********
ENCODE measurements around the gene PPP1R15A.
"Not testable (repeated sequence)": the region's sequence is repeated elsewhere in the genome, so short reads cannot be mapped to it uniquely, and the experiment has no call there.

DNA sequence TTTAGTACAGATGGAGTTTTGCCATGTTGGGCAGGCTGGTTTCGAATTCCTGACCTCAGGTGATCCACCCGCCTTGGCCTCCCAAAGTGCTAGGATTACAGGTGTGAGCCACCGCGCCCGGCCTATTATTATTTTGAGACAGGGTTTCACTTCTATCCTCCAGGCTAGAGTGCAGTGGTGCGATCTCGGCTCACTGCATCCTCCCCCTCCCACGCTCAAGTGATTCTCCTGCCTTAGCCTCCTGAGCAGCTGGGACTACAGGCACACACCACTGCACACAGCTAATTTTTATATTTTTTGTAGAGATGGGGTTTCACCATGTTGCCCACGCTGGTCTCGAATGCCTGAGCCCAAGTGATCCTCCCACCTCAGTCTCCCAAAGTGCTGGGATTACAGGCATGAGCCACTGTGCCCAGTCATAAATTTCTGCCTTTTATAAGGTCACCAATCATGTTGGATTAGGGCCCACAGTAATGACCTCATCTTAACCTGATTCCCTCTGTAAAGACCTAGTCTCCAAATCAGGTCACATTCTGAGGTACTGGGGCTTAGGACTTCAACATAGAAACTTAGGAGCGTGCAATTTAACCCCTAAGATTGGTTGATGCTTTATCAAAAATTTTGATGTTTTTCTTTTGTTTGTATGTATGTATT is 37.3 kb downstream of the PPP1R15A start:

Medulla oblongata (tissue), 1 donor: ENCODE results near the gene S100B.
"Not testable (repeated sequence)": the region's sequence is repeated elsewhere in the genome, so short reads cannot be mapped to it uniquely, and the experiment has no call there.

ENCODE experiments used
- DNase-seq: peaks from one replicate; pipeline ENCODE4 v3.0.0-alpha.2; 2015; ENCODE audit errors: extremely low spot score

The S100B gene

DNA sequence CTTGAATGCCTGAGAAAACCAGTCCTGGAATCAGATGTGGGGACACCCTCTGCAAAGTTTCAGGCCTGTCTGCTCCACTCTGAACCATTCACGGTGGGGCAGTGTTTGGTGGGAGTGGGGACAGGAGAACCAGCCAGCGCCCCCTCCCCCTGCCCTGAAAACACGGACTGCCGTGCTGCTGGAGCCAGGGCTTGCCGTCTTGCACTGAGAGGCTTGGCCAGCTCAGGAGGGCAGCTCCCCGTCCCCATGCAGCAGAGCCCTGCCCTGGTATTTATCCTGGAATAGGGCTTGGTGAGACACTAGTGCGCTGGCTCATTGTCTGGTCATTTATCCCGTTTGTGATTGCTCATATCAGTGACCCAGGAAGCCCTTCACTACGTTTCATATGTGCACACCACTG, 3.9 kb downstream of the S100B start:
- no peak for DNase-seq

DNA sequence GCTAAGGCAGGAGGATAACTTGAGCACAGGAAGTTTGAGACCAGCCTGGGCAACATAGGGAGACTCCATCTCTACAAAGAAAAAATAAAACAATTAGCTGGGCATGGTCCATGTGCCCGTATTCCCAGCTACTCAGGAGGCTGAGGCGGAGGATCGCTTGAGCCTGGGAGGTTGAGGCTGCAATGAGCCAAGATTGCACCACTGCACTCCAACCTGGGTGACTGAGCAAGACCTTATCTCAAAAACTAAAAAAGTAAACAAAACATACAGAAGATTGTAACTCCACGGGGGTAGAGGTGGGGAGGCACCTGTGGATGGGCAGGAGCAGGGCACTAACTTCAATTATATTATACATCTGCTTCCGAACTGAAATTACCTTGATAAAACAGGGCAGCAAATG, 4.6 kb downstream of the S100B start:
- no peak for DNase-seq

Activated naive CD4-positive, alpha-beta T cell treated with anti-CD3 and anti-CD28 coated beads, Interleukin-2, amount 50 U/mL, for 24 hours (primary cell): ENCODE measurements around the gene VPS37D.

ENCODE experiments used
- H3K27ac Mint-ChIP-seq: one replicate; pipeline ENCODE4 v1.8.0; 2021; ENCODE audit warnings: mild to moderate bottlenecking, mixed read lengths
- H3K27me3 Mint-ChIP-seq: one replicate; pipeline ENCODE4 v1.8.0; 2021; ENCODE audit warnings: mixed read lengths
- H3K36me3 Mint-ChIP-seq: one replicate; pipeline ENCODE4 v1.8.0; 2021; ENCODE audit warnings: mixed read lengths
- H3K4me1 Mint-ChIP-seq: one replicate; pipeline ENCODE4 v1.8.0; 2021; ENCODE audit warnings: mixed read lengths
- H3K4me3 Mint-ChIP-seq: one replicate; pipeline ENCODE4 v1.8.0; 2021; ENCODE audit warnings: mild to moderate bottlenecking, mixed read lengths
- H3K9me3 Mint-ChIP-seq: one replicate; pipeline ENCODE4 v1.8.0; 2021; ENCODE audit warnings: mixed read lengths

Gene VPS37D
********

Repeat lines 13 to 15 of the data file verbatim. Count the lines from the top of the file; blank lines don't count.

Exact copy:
Activated naive CD4-positive, alpha-beta T cell treated with anti-CD3 and anti-CD28 coated beads, Interleukin-2, amount 50 U/mL, for 24 hours (primary cell): ENCODE measurements around the gene VPS37D.

ENCODE experiments used
- H3K27ac Mint-ChIP-seq: one replicate; pipeline ENCODE4 v1.8.0; 2021; ENCODE audit warnings: mild to moderate bottlenecking, mixed read lengths